What I Grieve for as a Woman with Fibromyalgia

What I Grieve for as a Woman with Fibromyalgia

Through the Fog

In the spring of 2010, I became a certified medical assistant. I was really excited and looked forward to working with patients. I had done internships at a family medical practice and an OB-GYN office. I had wanted to work in the healthcare field since I was a junior in high school. Once my symptoms worsened and I got my diagnosis, well, that dream died a painful death. 

Initially, when I was spending so much time in bed due to severe, debilitating fatigue, my husband didn’t get it and wasn’t very compassionate. He eventually came around and his empathy bloomed like a rare flower. He used his gift of serving to take care of me. Unfortunately, that eventually caused us to become more like patient and caregiver than husband and wife. That broke my heart!

Maintaining friendships is challenging. Because I no longer drive and am not always up for company, most of my friends have gone on with their lives. I remain just a blip on their radar. I know so many of you can relate. Loneliness is not something any of us would have chosen. We were made to be in a community.

I grieve all of that and so much more, such as:

  • My weakened muscles that prevent me from going on long walks.
  • The fatigue that keeps me mostly bedbound.
  • My inability to get in and out of a tub, which prevents me from soaking in a long, hot bath.
  • The brain fog that takes over when I least expect it.
  • Being robbed of the joy of cooking.
  • Being unable to sit for long periods of time due to tailbone pain.

At times, I have to allow myself a good cry because the losses pile up and need to be released like a rusty old valve. You and I may grieve differently and over different things that we have lost along the way in this journey, but I’m thankful for the comradery we can find here.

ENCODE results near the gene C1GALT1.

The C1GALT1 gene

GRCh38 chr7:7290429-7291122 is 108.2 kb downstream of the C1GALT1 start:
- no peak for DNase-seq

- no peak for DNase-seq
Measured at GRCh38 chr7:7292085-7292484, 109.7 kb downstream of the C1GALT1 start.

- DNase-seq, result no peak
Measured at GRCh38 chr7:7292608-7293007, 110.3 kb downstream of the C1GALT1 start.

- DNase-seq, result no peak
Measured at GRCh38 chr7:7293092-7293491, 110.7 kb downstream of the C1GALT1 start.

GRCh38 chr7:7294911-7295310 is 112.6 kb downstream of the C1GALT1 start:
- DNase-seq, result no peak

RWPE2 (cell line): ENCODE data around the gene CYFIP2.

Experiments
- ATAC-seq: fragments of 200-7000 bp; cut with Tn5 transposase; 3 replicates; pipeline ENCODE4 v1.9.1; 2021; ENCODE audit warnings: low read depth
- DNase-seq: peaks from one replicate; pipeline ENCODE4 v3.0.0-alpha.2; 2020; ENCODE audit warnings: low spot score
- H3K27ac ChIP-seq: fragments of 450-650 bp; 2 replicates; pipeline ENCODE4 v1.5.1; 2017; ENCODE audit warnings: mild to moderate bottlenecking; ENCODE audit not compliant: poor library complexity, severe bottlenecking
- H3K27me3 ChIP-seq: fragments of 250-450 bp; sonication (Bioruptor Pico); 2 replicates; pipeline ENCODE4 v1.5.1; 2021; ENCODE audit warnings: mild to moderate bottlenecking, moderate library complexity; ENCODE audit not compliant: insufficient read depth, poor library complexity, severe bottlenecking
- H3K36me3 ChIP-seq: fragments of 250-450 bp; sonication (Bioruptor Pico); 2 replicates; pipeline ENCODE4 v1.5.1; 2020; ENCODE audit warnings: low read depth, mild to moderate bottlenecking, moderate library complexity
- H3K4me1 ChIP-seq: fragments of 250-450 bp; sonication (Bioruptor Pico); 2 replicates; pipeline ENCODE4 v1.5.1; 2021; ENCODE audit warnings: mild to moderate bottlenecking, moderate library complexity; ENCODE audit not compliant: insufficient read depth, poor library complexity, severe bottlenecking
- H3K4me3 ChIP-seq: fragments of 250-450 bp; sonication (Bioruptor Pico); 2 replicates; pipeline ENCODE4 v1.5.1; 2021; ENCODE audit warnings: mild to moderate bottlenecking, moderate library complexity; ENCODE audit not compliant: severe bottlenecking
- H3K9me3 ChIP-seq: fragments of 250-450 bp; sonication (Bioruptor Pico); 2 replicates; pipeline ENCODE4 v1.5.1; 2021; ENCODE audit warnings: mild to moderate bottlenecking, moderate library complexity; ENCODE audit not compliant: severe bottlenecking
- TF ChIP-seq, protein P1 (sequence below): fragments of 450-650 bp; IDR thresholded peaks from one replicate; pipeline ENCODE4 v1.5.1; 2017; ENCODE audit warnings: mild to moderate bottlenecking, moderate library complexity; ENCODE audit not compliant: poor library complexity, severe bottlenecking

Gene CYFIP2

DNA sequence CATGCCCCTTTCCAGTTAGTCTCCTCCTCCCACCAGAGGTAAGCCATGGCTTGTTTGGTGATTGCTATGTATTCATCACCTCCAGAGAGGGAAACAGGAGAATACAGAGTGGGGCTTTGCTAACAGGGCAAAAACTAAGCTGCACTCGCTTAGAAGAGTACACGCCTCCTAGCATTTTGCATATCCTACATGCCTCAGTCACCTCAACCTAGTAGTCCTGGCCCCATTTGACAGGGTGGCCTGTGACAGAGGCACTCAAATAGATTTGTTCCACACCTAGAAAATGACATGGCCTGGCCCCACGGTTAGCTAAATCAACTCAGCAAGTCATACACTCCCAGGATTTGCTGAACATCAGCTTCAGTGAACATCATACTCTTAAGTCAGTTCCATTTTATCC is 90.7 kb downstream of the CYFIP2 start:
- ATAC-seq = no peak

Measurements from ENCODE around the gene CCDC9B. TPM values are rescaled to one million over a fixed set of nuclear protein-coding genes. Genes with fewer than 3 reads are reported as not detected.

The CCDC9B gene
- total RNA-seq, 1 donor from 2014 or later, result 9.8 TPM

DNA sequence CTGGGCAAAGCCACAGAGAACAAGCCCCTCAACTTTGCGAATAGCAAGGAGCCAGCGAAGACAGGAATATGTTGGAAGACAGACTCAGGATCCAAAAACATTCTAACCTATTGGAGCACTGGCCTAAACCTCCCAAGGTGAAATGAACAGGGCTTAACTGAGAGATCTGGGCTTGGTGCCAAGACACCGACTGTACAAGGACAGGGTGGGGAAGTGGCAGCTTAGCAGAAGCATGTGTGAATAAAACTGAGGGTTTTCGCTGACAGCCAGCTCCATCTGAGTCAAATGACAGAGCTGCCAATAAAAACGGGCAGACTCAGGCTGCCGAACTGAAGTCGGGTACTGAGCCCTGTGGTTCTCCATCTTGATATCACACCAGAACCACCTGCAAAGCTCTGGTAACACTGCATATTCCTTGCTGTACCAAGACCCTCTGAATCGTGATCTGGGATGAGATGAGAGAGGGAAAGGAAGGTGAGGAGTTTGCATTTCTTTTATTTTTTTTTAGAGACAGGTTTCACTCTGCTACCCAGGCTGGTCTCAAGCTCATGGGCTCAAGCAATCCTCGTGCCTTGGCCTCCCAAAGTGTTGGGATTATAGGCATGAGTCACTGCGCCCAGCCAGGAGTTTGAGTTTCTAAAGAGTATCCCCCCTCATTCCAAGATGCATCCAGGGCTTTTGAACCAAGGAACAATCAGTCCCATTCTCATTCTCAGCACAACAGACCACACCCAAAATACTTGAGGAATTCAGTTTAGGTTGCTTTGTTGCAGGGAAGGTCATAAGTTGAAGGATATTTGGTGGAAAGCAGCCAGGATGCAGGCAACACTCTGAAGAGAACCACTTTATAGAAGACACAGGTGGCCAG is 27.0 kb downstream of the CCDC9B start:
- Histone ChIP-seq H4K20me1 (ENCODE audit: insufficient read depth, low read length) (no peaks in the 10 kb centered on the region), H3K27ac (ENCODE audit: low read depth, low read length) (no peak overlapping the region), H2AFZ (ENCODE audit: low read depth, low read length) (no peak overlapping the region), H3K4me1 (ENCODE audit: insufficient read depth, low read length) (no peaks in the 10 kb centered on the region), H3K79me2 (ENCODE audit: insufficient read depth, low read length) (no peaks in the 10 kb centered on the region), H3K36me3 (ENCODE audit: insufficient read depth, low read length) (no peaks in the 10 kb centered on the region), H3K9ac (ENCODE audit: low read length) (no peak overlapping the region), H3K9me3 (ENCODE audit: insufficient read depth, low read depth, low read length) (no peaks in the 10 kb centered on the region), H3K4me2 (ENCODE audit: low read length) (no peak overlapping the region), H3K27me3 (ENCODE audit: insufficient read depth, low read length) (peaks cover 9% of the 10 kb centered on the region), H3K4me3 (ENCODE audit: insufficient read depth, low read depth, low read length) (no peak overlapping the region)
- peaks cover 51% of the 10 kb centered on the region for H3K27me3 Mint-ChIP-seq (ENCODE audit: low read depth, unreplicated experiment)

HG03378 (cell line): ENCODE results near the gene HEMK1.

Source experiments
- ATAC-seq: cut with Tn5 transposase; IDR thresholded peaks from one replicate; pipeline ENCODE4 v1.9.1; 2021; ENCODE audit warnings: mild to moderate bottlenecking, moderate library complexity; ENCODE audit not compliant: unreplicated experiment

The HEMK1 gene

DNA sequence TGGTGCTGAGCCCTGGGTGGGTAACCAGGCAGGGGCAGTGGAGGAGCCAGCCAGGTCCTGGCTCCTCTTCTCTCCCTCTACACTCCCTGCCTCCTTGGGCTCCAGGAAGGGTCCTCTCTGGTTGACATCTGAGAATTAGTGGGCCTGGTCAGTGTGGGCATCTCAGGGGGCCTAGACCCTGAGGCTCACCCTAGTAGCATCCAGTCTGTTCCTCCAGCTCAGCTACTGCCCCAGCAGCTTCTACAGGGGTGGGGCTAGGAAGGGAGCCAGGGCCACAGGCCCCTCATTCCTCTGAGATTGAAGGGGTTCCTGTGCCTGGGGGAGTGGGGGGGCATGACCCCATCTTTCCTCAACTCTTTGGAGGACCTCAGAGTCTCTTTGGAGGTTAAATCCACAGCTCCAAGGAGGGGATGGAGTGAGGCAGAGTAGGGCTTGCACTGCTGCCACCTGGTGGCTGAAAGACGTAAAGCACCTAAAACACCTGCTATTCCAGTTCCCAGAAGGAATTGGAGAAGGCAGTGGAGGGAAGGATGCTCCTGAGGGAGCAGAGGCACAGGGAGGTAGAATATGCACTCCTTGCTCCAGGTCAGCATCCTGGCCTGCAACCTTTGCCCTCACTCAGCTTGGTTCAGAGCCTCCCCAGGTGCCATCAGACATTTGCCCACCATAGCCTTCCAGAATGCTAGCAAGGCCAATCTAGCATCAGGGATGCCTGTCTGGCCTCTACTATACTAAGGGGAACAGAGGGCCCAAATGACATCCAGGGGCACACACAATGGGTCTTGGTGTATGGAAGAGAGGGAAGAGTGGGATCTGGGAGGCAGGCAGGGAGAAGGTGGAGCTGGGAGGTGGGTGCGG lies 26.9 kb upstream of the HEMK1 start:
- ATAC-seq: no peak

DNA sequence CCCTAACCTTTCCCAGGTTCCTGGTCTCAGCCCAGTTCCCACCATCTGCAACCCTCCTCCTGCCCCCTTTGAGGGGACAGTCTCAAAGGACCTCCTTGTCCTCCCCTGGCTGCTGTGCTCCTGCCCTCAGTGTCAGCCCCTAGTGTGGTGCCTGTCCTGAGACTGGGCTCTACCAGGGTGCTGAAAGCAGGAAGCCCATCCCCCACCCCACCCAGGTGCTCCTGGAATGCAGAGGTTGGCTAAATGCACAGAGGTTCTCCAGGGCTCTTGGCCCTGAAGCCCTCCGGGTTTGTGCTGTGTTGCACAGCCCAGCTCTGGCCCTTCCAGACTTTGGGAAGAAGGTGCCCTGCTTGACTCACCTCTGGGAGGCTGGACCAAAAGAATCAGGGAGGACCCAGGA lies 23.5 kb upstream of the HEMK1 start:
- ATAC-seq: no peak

It is an honor to walk this journey with you!


Note: Fibromyalgia News Today is strictly a news and information website about the disease. It does not provide medical advice, diagnosis, or treatment. This content is not intended to be a substitute for professional medical advice, diagnosis, or treatment. Always seek the advice of your physician or other qualified health provider with any questions you may have regarding a medical condition. Never disregard professional medical advice or delay in seeking it because of something you have read on this website. The opinions expressed in this column are not those of Fibromyalgia News Today, or its parent company, BioNews Services, and are intended to spark discussion about issues pertaining to fibromyalgia.


  1. Christine Lynch says:

    I share your pain. Take comfort in your excellent writing ability that gives comfort to hundreds if not thousands of others. And don’t give up. The biggest lesson I’ve learned in my seven decades of life is that things change. Nothing remains the same. Today’s circumstances may be just a fuzzy memory a year from now. Like you, I find writing therapeutic and have recently published my second book that describes my journey. It’s called More Than Tender Points: A Fibromyalgia Memoir. I’m sure you’d see yourself on many of my pages. Try to look toward the future and build the best life you can with the resources you have. And give your husband a special hug today!!

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